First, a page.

With the 2016 season behind us, it’s time to knock out some offseason chores. Since I began hunting a decade ago, a staple of my Februarys has always been making deer sausage with my family. It’s an incredibly satisfying day, turning a freezer of roasts into a freezer of sausage, but one thing about the process has always irked me – the heavy reliance on pork fat.
It’s no secret that venison on its own is super lean. To compensate, most butchers and processors cut the final product with a large dose of pork or beef. This serves a number of purposes, like adding flavor, moisture and composition. Ratios vary, but the majority of the recipes out there call for 30-50% pork fat. What if I stop using pork fat all together, though?
This is a question that’s come up in a number of forums. Here are some of the responses I’ve found, which seem to be a good representative of how the hunting community feels about this topic.
“You will not produce a good sausage without adding fat. Venison is just too lean.”
“We just made venison sausage. Trust me, you’re not going to want to leave out the pork.”
“You must add fat, or the final product will be dry and crumble.”
That’s a pretty damning set of replies. However, there is one voice that disagrees with the herd. It comes from Chef Derek St. Romain at Game & Fish magazine, who claims to have a recipe for award winning sausage that is 100% venison. I reached out to him to see exactly what the hype is all about.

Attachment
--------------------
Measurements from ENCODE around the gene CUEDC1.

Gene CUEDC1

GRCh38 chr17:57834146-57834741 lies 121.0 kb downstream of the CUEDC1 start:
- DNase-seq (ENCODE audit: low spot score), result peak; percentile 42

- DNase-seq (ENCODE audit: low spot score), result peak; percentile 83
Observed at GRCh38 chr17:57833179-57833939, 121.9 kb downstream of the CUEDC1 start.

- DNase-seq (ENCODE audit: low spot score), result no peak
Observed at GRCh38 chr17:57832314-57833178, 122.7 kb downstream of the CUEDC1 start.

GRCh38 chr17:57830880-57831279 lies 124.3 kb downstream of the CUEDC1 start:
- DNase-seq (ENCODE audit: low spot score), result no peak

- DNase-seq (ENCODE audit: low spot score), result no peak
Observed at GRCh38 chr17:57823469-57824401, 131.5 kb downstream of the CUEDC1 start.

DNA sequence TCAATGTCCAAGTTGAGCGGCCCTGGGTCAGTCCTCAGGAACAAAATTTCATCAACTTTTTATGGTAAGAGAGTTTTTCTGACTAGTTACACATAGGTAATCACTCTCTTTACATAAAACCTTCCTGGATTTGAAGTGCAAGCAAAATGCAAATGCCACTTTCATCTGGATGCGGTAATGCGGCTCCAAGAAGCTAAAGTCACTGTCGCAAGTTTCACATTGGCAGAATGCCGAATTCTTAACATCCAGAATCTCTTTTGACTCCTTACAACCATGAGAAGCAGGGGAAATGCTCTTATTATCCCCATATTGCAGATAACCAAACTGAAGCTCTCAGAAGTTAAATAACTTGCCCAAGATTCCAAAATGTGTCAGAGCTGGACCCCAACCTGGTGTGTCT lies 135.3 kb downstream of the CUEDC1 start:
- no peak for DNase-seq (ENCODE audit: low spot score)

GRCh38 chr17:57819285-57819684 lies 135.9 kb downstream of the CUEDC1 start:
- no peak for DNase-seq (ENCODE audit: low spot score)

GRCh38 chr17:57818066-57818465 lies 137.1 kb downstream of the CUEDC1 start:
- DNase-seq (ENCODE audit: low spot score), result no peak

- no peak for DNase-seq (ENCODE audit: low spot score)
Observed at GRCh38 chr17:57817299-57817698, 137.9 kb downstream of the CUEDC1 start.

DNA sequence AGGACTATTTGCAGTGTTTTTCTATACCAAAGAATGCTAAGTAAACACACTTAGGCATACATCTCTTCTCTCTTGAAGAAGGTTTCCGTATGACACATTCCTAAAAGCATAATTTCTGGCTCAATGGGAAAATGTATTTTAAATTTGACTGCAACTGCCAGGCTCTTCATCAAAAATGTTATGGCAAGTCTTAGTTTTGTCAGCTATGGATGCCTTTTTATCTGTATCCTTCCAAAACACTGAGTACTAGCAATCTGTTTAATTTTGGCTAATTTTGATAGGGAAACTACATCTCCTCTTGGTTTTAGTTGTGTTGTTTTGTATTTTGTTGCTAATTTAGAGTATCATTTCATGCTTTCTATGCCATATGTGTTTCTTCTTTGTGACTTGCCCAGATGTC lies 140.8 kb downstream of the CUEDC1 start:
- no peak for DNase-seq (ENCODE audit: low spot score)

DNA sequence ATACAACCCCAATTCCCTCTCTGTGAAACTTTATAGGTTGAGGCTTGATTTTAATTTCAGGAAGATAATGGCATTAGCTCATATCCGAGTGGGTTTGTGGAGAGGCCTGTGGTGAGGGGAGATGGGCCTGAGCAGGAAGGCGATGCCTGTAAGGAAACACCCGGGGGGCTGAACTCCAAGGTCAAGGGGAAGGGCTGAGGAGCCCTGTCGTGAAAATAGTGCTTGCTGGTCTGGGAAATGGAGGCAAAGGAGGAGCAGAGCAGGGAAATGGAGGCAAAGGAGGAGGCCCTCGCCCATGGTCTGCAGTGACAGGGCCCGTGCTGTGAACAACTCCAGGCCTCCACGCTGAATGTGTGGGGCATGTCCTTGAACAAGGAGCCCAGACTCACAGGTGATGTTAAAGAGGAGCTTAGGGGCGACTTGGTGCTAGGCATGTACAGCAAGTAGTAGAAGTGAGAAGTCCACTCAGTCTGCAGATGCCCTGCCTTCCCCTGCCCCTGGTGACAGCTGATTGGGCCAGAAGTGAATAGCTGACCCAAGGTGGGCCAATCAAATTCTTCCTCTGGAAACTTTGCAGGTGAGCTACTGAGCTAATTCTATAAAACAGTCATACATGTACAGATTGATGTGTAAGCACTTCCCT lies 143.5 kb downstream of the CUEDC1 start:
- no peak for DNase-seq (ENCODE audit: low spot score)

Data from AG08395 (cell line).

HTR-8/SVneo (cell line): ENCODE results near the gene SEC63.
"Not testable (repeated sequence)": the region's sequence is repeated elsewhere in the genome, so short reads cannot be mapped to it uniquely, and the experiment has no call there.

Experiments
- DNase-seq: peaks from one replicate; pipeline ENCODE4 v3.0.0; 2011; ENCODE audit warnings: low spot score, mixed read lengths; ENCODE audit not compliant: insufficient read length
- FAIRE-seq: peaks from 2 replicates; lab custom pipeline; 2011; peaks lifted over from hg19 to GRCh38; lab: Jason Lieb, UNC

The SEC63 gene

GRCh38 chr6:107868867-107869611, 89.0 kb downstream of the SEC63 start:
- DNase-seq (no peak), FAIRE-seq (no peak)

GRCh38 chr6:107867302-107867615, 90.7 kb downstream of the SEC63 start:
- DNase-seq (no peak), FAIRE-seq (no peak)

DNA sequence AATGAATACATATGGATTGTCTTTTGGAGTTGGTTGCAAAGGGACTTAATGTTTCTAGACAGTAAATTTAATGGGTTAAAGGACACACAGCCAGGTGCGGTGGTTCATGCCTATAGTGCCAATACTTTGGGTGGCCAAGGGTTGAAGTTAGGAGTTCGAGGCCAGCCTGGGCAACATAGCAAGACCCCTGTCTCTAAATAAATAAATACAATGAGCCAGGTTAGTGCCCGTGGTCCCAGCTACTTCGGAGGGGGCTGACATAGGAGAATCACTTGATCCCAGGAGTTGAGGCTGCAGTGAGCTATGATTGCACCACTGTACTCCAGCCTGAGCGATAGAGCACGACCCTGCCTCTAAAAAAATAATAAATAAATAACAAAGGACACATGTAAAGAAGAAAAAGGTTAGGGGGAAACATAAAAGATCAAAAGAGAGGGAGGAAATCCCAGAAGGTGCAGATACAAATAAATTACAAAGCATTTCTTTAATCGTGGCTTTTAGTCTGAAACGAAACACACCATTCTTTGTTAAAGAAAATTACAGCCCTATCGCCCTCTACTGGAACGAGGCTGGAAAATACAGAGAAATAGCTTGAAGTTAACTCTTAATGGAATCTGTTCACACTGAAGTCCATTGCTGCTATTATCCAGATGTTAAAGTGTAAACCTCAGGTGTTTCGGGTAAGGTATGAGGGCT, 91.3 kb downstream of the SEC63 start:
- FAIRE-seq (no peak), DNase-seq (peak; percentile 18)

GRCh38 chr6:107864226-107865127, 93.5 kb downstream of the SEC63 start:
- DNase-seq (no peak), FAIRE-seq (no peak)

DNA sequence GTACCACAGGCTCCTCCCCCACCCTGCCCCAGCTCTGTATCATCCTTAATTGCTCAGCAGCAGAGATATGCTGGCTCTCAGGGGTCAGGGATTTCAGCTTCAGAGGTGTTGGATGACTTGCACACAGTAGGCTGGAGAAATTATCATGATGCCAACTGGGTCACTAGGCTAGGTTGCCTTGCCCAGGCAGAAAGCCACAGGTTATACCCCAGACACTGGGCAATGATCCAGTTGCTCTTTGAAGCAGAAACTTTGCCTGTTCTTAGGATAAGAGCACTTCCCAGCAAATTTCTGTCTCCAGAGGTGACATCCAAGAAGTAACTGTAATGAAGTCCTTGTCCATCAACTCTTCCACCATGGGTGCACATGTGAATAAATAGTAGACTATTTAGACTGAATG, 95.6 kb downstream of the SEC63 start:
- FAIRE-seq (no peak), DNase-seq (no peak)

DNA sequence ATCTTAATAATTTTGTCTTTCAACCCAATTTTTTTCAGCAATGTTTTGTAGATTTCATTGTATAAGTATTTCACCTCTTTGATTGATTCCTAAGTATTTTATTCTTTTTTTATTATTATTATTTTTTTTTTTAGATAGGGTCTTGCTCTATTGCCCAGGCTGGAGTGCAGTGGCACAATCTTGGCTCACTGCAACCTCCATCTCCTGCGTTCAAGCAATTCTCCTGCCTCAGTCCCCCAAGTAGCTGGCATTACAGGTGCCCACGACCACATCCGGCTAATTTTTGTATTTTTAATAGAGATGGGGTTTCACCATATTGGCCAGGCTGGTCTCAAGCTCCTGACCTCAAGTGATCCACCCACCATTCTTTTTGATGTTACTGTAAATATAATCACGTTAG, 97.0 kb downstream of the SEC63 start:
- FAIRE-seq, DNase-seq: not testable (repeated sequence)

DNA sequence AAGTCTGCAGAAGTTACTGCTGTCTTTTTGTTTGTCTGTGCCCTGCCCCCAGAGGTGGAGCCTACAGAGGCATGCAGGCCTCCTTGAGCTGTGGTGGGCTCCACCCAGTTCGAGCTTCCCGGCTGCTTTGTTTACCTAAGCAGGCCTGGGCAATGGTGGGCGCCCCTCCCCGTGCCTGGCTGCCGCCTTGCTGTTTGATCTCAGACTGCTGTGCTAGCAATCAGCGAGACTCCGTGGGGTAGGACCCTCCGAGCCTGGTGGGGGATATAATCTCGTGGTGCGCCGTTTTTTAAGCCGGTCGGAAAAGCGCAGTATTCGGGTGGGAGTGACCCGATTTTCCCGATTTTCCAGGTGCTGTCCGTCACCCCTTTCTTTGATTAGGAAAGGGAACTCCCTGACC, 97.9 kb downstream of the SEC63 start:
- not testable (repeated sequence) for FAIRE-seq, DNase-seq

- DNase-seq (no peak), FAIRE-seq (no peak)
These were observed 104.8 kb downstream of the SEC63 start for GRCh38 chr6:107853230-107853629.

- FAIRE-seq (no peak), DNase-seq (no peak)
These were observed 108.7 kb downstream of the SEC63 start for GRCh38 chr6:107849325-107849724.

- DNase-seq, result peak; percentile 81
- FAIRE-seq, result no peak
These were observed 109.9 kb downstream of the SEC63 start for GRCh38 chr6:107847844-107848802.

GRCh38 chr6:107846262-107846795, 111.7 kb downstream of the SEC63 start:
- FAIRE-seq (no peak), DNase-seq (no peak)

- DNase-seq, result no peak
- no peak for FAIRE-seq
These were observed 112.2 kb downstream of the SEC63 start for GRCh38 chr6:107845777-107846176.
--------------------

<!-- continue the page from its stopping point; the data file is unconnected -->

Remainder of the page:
Instead of using pork or beef in his sausage, he opts for a heavy dose of vegetables and some powdered milk. The vegetables add flavor and moisture, while the powdered milk acts as a binder and holds everything together. Derek is confident this is one of the best venison sausage recipes out there, but notes that this technique doesn’t freeze well.
The problem with freezing sausage like this is that the vegetables don’t retain their moisture like they do when they’re fresh. If you do decide to freeze sausage like this, Derek did have a few pointers for how to get a better final product.
For one, he recommended using mushrooms in the veggie mix, as they do better frozen than most other options. Also, during the cooking process, heat the sausages up in a liquid, like wine, beer or water, which will help the meat gain some moisture.
I did find some other options online as well, like a product called Fat Replacer from TheSausageMaker.com. The magical powder is made of microcrystalline cellulose and konjac, a subtropical plant from Asia. The product brags of being flavorless, while acting like fat in providing moisture and composition.
Either way, it seems like there are a number of good options out there for leaving the pork out of venison processing. I’ll be experimenting in the coming weeks and will be sure to report back.